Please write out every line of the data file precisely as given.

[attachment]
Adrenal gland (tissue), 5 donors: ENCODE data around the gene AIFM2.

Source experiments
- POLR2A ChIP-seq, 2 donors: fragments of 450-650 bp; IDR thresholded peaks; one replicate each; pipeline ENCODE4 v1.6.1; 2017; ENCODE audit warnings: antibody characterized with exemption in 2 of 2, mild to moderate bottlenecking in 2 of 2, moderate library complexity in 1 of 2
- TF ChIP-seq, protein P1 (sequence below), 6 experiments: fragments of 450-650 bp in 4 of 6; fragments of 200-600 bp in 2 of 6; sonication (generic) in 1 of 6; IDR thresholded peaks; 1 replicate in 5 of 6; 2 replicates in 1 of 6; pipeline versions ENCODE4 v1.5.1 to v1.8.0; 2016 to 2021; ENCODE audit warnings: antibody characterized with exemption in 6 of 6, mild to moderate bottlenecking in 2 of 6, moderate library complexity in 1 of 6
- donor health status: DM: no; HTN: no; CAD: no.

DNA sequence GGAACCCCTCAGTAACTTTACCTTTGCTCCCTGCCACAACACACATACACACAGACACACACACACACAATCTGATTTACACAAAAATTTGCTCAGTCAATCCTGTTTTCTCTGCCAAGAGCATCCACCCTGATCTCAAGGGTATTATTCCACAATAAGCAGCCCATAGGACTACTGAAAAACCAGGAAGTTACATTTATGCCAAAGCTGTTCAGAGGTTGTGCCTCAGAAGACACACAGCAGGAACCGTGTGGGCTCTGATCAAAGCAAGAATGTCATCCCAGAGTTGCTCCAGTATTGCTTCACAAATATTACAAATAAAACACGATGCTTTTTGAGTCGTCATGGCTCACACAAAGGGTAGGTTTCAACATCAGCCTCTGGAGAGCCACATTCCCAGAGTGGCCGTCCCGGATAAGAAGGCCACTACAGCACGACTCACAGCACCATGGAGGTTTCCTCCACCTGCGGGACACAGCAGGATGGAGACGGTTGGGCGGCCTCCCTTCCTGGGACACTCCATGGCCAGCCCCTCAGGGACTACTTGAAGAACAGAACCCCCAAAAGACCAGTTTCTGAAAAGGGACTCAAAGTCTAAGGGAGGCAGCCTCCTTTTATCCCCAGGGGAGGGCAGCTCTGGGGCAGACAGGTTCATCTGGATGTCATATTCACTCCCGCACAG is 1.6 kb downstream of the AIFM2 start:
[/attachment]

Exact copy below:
Adrenal gland (tissue), 5 donors: ENCODE data around the gene AIFM2.

Source experiments
- POLR2A ChIP-seq, 2 donors: fragments of 450-650 bp; IDR thresholded peaks; one replicate each; pipeline ENCODE4 v1.6.1; 2017; ENCODE audit warnings: antibody characterized with exemption in 2 of 2, mild to moderate bottlenecking in 2 of 2, moderate library complexity in 1 of 2
- TF ChIP-seq, protein P1 (sequence below), 6 experiments: fragments of 450-650 bp in 4 of 6; fragments of 200-600 bp in 2 of 6; sonication (generic) in 1 of 6; IDR thresholded peaks; 1 replicate in 5 of 6; 2 replicates in 1 of 6; pipeline versions ENCODE4 v1.5.1 to v1.8.0; 2016 to 2021; ENCODE audit warnings: antibody characterized with exemption in 6 of 6, mild to moderate bottlenecking in 2 of 6, moderate library complexity in 1 of 6
- donor health status: DM: no; HTN: no; CAD: no.

DNA sequence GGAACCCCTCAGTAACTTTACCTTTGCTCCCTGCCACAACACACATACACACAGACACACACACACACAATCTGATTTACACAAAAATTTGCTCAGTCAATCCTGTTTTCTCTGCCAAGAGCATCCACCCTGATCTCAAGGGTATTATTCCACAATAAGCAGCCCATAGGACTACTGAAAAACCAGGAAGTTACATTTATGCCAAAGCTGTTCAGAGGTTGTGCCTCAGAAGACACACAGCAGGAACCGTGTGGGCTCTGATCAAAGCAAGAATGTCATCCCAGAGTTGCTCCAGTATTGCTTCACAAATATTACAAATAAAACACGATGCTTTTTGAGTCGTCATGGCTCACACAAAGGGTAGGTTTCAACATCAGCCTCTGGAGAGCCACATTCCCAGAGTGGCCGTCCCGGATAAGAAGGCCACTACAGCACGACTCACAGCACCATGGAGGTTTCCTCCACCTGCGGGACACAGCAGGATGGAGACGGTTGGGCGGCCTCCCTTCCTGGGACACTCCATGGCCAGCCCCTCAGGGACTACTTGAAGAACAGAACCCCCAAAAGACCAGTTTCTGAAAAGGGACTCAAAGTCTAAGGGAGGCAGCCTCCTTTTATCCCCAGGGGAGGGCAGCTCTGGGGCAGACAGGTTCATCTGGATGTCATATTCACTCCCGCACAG is 1.6 kb downstream of the AIFM2 start: